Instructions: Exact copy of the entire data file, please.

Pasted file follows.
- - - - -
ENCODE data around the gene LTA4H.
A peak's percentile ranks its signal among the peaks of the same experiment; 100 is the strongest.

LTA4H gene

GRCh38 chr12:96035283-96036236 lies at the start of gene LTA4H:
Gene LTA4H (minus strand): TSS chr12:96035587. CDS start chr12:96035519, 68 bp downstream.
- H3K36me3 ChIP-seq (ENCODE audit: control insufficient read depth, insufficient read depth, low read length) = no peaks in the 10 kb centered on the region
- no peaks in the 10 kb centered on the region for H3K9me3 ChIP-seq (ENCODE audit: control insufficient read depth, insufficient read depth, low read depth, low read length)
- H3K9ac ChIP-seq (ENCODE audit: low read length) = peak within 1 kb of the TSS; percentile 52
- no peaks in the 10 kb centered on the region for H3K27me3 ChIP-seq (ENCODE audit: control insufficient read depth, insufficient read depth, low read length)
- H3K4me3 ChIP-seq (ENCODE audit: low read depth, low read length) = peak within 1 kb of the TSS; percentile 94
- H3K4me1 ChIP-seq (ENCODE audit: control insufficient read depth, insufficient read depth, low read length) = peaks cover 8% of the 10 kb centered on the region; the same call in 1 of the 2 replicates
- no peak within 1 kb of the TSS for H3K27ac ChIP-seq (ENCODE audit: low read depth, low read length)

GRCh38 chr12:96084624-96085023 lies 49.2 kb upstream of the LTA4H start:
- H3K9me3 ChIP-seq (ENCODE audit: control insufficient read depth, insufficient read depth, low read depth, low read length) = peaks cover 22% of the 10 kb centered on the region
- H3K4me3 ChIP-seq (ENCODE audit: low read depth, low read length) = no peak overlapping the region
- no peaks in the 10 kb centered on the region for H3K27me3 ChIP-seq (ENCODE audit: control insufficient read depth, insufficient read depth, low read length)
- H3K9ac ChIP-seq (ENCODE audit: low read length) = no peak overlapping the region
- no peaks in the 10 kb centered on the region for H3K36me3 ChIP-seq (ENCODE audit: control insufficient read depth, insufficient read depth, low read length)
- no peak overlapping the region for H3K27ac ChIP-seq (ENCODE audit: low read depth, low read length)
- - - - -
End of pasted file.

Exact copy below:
ENCODE data around the gene LTA4H.
A peak's percentile ranks its signal among the peaks of the same experiment; 100 is the strongest.

LTA4H gene

GRCh38 chr12:96035283-96036236 lies at the start of gene LTA4H:
Gene LTA4H (minus strand): TSS chr12:96035587. CDS start chr12:96035519, 68 bp downstream.
- H3K36me3 ChIP-seq (ENCODE audit: control insufficient read depth, insufficient read depth, low read length) = no peaks in the 10 kb centered on the region
- no peaks in the 10 kb centered on the region for H3K9me3 ChIP-seq (ENCODE audit: control insufficient read depth, insufficient read depth, low read depth, low read length)
- H3K9ac ChIP-seq (ENCODE audit: low read length) = peak within 1 kb of the TSS; percentile 52
- no peaks in the 10 kb centered on the region for H3K27me3 ChIP-seq (ENCODE audit: control insufficient read depth, insufficient read depth, low read length)
- H3K4me3 ChIP-seq (ENCODE audit: low read depth, low read length) = peak within 1 kb of the TSS; percentile 94
- H3K4me1 ChIP-seq (ENCODE audit: control insufficient read depth, insufficient read depth, low read length) = peaks cover 8% of the 10 kb centered on the region; the same call in 1 of the 2 replicates
- no peak within 1 kb of the TSS for H3K27ac ChIP-seq (ENCODE audit: low read depth, low read length)

GRCh38 chr12:96084624-96085023 lies 49.2 kb upstream of the LTA4H start:
- H3K9me3 ChIP-seq (ENCODE audit: control insufficient read depth, insufficient read depth, low read depth, low read length) = peaks cover 22% of the 10 kb centered on the region
- H3K4me3 ChIP-seq (ENCODE audit: low read depth, low read length) = no peak overlapping the region
- no peaks in the 10 kb centered on the region for H3K27me3 ChIP-seq (ENCODE audit: control insufficient read depth, insufficient read depth, low read length)
- H3K9ac ChIP-seq (ENCODE audit: low read length) = no peak overlapping the region
- no peaks in the 10 kb centered on the region for H3K36me3 ChIP-seq (ENCODE audit: control insufficient read depth, insufficient read depth, low read length)
- no peak overlapping the region for H3K27ac ChIP-seq (ENCODE audit: low read depth, low read length)